5. Identifiers and objects exist within (are bound to) invocation instances (activation records). In other words the scope of identifiers is local; the objects they are bound only exist during an activation instance.

  6. The contents of a object are visible and alterable from (a) the invocation instance within which they exist, and (b) within invocation instances of the execution elements that are aspects of the object.

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6.2 Type aspects

Default value aspects contain the values to be used when an object identifier appears in a context that calls for a value. They are:
        'string  contains the current value of the string aspect
        'numeric contains the current value of the numeric aspect
        'bool    contains the current value of the boolean aspect
        'vproc   contains the current value of the proc value aspect
        'xproc   contains the current value of the proc executable aspect
        'seqop   contains the current value of the sequent operator aspect
        'agent   contains the current value of the agent aspect
        'symbol  contains the current value of the symbol aspect
        'type    contains the current value of the type aspect
        'chars   contains the string aspect as an array
        'nchars  contains the numbers of characters in the string
The numeric and bool aspects can also be represented as strings. When an assignment is made to the numeric aspect the string aspect is set to the formatted number, the conversion only being done when needed. A similar conversion is done when an assignment is made to the booolean aspect. The string aspect can be accessed as an array of characters ('chars); the length of the array is specified by ('nchars).

When an assignment is made to the string aspect, the numeric and boolean aspects are set to the string if it represents a number or a boolean value. If the string is not suitable for conversion the numeric aspect is set zero and the boolean aspect is set false. Symbols can be converted to strings by explicitly assigning the symbol to a string aspect, e.g.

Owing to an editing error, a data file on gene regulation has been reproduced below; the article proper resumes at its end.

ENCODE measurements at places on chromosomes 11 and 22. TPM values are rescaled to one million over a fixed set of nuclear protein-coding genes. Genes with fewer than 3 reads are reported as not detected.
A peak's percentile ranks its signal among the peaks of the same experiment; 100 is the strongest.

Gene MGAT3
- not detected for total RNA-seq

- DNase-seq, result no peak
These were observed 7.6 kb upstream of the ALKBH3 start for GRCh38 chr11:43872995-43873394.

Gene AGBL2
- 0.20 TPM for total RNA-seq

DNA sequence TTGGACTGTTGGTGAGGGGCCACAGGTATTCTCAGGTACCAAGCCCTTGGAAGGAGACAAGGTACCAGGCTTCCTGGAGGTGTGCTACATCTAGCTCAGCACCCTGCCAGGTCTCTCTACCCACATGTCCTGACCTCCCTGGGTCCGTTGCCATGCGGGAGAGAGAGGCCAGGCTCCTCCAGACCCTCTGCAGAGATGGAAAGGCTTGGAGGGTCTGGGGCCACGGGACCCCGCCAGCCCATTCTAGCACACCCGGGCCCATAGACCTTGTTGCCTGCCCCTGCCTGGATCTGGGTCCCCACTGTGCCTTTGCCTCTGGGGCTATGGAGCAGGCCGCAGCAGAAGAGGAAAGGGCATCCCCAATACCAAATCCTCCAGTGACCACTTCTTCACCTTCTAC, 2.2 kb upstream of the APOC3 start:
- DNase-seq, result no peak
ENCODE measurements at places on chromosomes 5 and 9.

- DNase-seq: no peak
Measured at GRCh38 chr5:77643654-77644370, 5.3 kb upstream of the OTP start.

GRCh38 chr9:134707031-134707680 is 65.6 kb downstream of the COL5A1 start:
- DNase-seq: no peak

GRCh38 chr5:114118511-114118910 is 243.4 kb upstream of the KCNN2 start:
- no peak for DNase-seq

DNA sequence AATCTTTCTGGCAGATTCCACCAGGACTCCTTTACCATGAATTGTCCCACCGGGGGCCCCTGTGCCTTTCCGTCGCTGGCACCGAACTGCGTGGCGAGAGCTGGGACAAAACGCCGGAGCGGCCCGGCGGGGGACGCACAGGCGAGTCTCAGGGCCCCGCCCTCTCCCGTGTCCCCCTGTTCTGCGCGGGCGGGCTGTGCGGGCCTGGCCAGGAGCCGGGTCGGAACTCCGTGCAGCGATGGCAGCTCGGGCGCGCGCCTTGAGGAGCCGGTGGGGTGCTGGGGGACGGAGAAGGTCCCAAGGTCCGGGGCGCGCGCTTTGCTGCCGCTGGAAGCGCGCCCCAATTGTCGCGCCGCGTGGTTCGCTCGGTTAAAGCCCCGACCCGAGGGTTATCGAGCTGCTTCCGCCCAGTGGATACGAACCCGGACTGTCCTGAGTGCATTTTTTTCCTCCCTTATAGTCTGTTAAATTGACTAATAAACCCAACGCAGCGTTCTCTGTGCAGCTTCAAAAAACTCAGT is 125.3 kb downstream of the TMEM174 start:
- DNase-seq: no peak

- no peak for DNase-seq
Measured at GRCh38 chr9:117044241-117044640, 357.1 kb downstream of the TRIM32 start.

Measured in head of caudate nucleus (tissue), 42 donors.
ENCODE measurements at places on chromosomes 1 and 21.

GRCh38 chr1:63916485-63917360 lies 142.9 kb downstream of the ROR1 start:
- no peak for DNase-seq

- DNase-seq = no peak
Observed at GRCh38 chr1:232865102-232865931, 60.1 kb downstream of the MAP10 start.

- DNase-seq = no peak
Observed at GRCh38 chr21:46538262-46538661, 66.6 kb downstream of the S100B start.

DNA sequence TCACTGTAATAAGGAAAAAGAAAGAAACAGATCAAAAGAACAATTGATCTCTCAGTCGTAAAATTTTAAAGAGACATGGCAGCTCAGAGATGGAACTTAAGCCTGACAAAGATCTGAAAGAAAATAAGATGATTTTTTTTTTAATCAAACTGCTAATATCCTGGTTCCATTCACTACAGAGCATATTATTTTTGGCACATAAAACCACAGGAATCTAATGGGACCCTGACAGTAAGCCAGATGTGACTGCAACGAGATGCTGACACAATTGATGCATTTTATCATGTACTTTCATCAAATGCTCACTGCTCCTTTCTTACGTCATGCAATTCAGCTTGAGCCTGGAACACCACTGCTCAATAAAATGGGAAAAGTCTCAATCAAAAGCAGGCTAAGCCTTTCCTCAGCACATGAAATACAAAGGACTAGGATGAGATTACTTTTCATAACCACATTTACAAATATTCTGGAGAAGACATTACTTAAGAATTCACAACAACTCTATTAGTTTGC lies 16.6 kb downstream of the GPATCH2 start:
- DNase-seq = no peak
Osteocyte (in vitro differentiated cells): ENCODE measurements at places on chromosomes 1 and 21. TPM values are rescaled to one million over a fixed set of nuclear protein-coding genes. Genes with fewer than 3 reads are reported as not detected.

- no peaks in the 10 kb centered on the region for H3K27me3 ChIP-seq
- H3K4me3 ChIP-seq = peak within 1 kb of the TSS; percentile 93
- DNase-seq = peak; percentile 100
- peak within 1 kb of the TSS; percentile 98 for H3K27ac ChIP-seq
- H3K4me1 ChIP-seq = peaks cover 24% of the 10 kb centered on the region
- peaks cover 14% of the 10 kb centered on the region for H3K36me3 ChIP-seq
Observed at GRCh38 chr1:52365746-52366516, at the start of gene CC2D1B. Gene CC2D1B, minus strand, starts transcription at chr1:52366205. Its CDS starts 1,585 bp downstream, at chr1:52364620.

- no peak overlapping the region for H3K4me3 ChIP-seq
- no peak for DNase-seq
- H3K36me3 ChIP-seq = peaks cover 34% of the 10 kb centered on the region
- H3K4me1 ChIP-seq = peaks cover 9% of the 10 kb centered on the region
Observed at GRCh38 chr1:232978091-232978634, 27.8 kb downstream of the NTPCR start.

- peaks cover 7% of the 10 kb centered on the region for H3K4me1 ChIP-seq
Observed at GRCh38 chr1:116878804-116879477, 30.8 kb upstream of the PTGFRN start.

vehicle'string = OMNIBUS

The value in the symbol aspect can be restricted to be from a restricted suite of symbols. The set of valid symbols is specified by the aspect array symbol_set. If the array is empty all symbols are valid. In this example

    americanflag'symbol_set[] = RED, WHITE, BLUE
we can say
    americanflag = RED
However
    americanflag = GREEN
would raise an exception.

The vproc, xproc, seqop, and agent aspects hold executable elements. San procs are executable elements that may either be used as procedures or as functions; procs are described in section 11. There are two proc aspects, vproc and xproc. The vproc is the value returned when a proc is expected; the xproc is the proc to be used when the object is executed. Agents are mini-threads of control; agents are described in section 12. Sequent operators are used in sequent expressions as described in section 13.

The type aspect is used to determine which type to use when the context does not determine the type. For example in a simple assignment

    x = y
a value must be selected for the right hand side, but there is no well defined context type. In such cases the type aspect specifies the value type, (string, numeric, or boolean). The type aspect is always set to the last usage type that was explicitly defined for the object.